The mean time between LAMS or SEMS placement and debridement was 14 days. A median of 2.1 interventions (range 1-7) was required. Mean EndoRotor procedure time was 71 minutes (SD 37 minutes). Mean overall endoscopic procedure time was 117 (SD 50 minutes). Baseline necrotic debris was 69% (SD 20%) and the mean reduction of solid necrosis of 68% (SD 29%), 54% (SD 34%), 58% (SD 36%) and 34% (SD 29%) was achieved after the first, second, third and fourth procedure, respectively. At the 21-day follow-up, the mean reduction in necrosis volume from baseline was 90% (SD 19%). Average duration from the start of necrosectomy until discharge was 16 days (SD 27 days).

In a case series involving 12 patients (median age 60.6 years), van der Wiel reported outcomes following the use of the EndoRotor.16 From the study cohort, a total of 27 procedures were performed. Three patients had already undergone unsuccessful endoscopic necrosectomy procedures using conventional tools. The mean size of the walled-off cavities was 117.5 ± 51.9 mm. An average of two procedures (range 1 – 7) per patient was required to achieve complete removal of necrotic tissue with the EndoRotor. No procedurerelated adverse events occurred.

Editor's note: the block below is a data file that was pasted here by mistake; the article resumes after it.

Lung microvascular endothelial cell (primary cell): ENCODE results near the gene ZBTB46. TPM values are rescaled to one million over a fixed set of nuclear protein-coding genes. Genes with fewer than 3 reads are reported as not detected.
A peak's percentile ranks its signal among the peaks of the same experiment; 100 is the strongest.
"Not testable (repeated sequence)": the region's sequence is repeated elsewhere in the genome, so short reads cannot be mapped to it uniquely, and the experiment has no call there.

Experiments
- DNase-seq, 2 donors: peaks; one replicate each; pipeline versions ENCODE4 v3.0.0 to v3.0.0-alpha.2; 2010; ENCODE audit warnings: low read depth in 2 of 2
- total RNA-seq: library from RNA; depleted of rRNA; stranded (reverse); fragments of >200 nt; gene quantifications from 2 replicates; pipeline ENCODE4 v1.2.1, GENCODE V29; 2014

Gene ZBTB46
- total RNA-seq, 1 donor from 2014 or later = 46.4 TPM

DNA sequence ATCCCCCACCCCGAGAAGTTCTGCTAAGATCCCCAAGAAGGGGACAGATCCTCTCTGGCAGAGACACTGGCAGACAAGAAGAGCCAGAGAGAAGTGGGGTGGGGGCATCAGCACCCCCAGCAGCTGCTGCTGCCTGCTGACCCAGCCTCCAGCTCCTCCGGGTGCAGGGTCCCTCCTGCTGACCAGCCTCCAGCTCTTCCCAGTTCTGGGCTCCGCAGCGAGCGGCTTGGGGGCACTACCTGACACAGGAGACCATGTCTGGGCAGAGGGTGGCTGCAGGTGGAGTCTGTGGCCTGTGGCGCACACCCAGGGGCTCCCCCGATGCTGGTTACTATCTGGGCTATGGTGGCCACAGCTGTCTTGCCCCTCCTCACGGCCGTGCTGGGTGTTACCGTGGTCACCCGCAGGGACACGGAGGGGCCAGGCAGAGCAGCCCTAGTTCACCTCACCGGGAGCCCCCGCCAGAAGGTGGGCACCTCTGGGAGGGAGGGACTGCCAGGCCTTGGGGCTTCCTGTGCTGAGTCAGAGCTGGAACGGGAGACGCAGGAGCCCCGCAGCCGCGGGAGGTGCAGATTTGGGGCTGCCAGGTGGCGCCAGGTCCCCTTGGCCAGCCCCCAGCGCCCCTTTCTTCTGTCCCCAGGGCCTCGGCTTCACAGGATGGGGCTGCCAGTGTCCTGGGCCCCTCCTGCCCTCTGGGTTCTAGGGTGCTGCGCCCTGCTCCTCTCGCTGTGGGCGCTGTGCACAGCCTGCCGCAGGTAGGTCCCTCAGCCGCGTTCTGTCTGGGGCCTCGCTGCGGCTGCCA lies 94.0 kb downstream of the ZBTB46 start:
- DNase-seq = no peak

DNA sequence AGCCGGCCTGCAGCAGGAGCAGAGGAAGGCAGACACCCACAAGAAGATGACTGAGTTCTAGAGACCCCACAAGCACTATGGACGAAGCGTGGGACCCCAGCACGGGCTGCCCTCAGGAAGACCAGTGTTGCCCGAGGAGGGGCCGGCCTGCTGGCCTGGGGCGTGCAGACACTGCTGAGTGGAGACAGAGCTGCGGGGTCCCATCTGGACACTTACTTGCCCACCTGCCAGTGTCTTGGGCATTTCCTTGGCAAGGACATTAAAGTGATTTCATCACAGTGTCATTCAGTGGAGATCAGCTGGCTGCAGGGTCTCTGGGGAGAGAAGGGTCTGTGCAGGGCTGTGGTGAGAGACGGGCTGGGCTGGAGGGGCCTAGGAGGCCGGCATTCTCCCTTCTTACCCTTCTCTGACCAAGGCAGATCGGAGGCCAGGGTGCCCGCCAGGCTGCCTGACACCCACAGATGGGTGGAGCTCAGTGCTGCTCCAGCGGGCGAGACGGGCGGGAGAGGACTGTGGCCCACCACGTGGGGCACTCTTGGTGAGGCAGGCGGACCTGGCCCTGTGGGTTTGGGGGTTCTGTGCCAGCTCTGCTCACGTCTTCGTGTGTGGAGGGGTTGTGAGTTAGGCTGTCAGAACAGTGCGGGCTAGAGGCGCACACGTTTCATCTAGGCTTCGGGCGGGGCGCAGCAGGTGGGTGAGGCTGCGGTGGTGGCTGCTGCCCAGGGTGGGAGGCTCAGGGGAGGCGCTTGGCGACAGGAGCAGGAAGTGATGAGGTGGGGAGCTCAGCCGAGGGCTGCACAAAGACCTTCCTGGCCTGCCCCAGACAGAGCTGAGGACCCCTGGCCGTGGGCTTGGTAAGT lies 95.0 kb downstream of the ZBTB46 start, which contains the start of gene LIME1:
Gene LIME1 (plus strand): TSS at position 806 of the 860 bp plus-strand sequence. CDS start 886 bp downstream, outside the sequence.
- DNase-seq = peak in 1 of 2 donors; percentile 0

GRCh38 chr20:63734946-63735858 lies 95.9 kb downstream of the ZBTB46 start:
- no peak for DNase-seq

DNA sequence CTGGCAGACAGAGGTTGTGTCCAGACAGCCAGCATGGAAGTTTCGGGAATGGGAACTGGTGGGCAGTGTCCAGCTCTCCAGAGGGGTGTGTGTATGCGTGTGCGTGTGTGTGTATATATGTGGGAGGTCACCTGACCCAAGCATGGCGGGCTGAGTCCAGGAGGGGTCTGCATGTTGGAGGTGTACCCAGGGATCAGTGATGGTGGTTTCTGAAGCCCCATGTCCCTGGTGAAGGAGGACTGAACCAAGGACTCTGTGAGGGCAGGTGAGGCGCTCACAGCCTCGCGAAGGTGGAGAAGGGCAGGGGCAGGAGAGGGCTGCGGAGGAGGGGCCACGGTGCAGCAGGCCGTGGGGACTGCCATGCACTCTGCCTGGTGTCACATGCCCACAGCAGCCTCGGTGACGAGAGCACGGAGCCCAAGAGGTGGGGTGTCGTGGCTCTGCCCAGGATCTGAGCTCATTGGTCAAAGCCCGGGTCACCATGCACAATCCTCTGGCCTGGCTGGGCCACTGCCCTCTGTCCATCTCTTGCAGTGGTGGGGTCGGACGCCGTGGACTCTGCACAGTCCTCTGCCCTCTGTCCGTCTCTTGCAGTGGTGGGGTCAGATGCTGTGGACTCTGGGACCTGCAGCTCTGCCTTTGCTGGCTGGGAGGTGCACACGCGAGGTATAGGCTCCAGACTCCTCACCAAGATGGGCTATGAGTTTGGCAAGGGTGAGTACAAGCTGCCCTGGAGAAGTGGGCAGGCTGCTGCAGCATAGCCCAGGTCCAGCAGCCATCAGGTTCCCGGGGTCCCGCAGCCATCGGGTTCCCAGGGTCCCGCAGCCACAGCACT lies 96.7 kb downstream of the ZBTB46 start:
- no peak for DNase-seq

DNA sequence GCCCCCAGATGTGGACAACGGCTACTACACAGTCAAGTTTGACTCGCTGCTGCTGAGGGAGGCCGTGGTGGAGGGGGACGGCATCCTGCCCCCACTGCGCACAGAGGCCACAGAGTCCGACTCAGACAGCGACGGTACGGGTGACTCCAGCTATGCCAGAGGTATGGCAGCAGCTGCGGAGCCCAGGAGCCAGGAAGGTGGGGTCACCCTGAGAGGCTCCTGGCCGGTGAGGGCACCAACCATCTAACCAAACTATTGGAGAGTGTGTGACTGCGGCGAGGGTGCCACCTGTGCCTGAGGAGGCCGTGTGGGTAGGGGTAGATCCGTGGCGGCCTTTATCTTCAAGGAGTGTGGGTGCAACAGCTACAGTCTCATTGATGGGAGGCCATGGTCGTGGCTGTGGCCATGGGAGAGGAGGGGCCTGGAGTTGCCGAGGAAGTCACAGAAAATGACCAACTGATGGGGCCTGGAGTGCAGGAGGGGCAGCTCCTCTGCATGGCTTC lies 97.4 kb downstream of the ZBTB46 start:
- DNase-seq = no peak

A questionnaire was sent to endoscopists to rate their experience with the EndoRotor. Endoscopists rated the EndoRotor easy in its use (mean 10-point Likert scale score, 8.3; range, 8 to 9) and an effective tool to remove necrotic tissue (mean 10-point Likert scale score, 8.3; range, 8 to 9). They were satisfied by the ability to manage the removal of necrotic tissue in a controlled manner (mean 10-point Likert scale score, 8.6; range, 8 to 9). The risk of causing complications was estimated to be low (mean 10-point Likert scale score, 1.9; range, 1 to 2). Overall, the device was judged to be of substantial additional value in the management of pancreatic necrosis (mean 10-point Likert scale score, 8.6; range, 8 to 9), and respondents were very willing to use the device in subsequent patients with necrotizing pancreatitis (mean 10-point Likert scale score, 9.3; range, 9 to 10).